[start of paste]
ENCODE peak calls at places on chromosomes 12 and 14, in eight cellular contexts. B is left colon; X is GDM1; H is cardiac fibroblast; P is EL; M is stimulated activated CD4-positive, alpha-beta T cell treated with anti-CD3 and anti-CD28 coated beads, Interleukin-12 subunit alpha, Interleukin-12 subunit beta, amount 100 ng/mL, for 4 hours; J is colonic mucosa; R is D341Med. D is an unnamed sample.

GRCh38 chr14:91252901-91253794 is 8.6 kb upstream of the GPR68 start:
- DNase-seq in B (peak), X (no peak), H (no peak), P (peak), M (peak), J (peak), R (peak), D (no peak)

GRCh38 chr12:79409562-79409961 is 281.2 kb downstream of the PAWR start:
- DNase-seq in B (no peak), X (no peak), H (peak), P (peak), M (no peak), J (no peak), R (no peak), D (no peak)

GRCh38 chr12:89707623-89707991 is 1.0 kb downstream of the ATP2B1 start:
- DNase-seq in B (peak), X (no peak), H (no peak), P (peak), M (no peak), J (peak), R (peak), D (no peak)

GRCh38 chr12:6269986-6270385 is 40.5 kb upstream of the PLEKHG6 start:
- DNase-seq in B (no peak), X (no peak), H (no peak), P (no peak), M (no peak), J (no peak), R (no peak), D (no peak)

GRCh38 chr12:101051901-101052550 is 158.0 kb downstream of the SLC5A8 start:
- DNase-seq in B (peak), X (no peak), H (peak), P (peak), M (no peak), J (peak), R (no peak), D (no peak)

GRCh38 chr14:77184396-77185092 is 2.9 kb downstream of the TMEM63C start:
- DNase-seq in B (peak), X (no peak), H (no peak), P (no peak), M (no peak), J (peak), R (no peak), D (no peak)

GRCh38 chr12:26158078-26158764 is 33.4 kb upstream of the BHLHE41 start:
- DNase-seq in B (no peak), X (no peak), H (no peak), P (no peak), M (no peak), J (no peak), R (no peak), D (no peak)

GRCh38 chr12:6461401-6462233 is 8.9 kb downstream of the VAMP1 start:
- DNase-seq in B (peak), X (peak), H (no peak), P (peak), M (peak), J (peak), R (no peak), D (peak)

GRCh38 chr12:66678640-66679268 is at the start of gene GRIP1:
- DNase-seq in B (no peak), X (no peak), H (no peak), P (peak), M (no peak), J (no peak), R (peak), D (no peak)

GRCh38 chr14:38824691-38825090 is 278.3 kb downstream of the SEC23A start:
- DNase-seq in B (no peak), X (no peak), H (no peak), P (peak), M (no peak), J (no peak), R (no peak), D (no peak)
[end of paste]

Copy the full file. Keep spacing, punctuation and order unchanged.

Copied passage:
ENCODE peak calls at places on chromosomes 12 and 14, in eight cellular contexts. B is left colon; X is GDM1; H is cardiac fibroblast; P is EL; M is stimulated activated CD4-positive, alpha-beta T cell treated with anti-CD3 and anti-CD28 coated beads, Interleukin-12 subunit alpha, Interleukin-12 subunit beta, amount 100 ng/mL, for 4 hours; J is colonic mucosa; R is D341Med. D is an unnamed sample.

GRCh38 chr14:91252901-91253794 is 8.6 kb upstream of the GPR68 start:
- DNase-seq in B (peak), X (no peak), H (no peak), P (peak), M (peak), J (peak), R (peak), D (no peak)

GRCh38 chr12:79409562-79409961 is 281.2 kb downstream of the PAWR start:
- DNase-seq in B (no peak), X (no peak), H (peak), P (peak), M (no peak), J (no peak), R (no peak), D (no peak)

GRCh38 chr12:89707623-89707991 is 1.0 kb downstream of the ATP2B1 start:
- DNase-seq in B (peak), X (no peak), H (no peak), P (peak), M (no peak), J (peak), R (peak), D (no peak)

GRCh38 chr12:6269986-6270385 is 40.5 kb upstream of the PLEKHG6 start:
- DNase-seq in B (no peak), X (no peak), H (no peak), P (no peak), M (no peak), J (no peak), R (no peak), D (no peak)

GRCh38 chr12:101051901-101052550 is 158.0 kb downstream of the SLC5A8 start:
- DNase-seq in B (peak), X (no peak), H (peak), P (peak), M (no peak), J (peak), R (no peak), D (no peak)

GRCh38 chr14:77184396-77185092 is 2.9 kb downstream of the TMEM63C start:
- DNase-seq in B (peak), X (no peak), H (no peak), P (no peak), M (no peak), J (peak), R (no peak), D (no peak)

GRCh38 chr12:26158078-26158764 is 33.4 kb upstream of the BHLHE41 start:
- DNase-seq in B (no peak), X (no peak), H (no peak), P (no peak), M (no peak), J (no peak), R (no peak), D (no peak)

GRCh38 chr12:6461401-6462233 is 8.9 kb downstream of the VAMP1 start:
- DNase-seq in B (peak), X (peak), H (no peak), P (peak), M (peak), J (peak), R (no peak), D (peak)

GRCh38 chr12:66678640-66679268 is at the start of gene GRIP1:
- DNase-seq in B (no peak), X (no peak), H (no peak), P (peak), M (no peak), J (no peak), R (peak), D (no peak)

GRCh38 chr14:38824691-38825090 is 278.3 kb downstream of the SEC23A start:
- DNase-seq in B (no peak), X (no peak), H (no peak), P (peak), M (no peak), J (no peak), R (no peak), D (no peak)